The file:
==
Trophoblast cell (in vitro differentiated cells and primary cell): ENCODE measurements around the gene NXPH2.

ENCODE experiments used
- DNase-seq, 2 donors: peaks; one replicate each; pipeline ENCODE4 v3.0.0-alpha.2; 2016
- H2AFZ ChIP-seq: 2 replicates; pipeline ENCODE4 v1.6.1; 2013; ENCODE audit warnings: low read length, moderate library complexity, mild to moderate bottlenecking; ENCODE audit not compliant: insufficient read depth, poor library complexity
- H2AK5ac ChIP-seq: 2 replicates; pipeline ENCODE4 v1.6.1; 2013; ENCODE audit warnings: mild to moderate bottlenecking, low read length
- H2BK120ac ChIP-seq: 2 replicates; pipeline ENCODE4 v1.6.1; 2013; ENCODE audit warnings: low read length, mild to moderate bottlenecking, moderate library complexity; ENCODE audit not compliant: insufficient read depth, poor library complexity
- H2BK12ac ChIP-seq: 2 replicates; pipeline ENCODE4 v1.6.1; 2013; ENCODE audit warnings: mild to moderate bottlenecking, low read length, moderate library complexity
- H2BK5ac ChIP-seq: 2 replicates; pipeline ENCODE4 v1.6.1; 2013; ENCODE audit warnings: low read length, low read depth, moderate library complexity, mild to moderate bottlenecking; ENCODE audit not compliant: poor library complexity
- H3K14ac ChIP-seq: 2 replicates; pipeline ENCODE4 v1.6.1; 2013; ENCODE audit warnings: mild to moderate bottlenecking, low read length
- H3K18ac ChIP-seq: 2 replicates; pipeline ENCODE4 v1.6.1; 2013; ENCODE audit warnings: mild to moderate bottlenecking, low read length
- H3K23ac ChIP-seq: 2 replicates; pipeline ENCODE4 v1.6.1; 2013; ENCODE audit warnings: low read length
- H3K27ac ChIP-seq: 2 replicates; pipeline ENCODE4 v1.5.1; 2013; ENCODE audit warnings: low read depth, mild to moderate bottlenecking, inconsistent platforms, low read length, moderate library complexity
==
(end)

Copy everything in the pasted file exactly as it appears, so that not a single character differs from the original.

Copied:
Trophoblast cell (in vitro differentiated cells and primary cell): ENCODE measurements around the gene NXPH2.

ENCODE experiments used
- DNase-seq, 2 donors: peaks; one replicate each; pipeline ENCODE4 v3.0.0-alpha.2; 2016
- H2AFZ ChIP-seq: 2 replicates; pipeline ENCODE4 v1.6.1; 2013; ENCODE audit warnings: low read length, moderate library complexity, mild to moderate bottlenecking; ENCODE audit not compliant: insufficient read depth, poor library complexity
- H2AK5ac ChIP-seq: 2 replicates; pipeline ENCODE4 v1.6.1; 2013; ENCODE audit warnings: mild to moderate bottlenecking, low read length
- H2BK120ac ChIP-seq: 2 replicates; pipeline ENCODE4 v1.6.1; 2013; ENCODE audit warnings: low read length, mild to moderate bottlenecking, moderate library complexity; ENCODE audit not compliant: insufficient read depth, poor library complexity
- H2BK12ac ChIP-seq: 2 replicates; pipeline ENCODE4 v1.6.1; 2013; ENCODE audit warnings: mild to moderate bottlenecking, low read length, moderate library complexity
- H2BK5ac ChIP-seq: 2 replicates; pipeline ENCODE4 v1.6.1; 2013; ENCODE audit warnings: low read length, low read depth, moderate library complexity, mild to moderate bottlenecking; ENCODE audit not compliant: poor library complexity
- H3K14ac ChIP-seq: 2 replicates; pipeline ENCODE4 v1.6.1; 2013; ENCODE audit warnings: mild to moderate bottlenecking, low read length
- H3K18ac ChIP-seq: 2 replicates; pipeline ENCODE4 v1.6.1; 2013; ENCODE audit warnings: mild to moderate bottlenecking, low read length
- H3K23ac ChIP-seq: 2 replicates; pipeline ENCODE4 v1.6.1; 2013; ENCODE audit warnings: low read length
- H3K27ac ChIP-seq: 2 replicates; pipeline ENCODE4 v1.5.1; 2013; ENCODE audit warnings: low read depth, mild to moderate bottlenecking, inconsistent platforms, low read length, moderate library complexity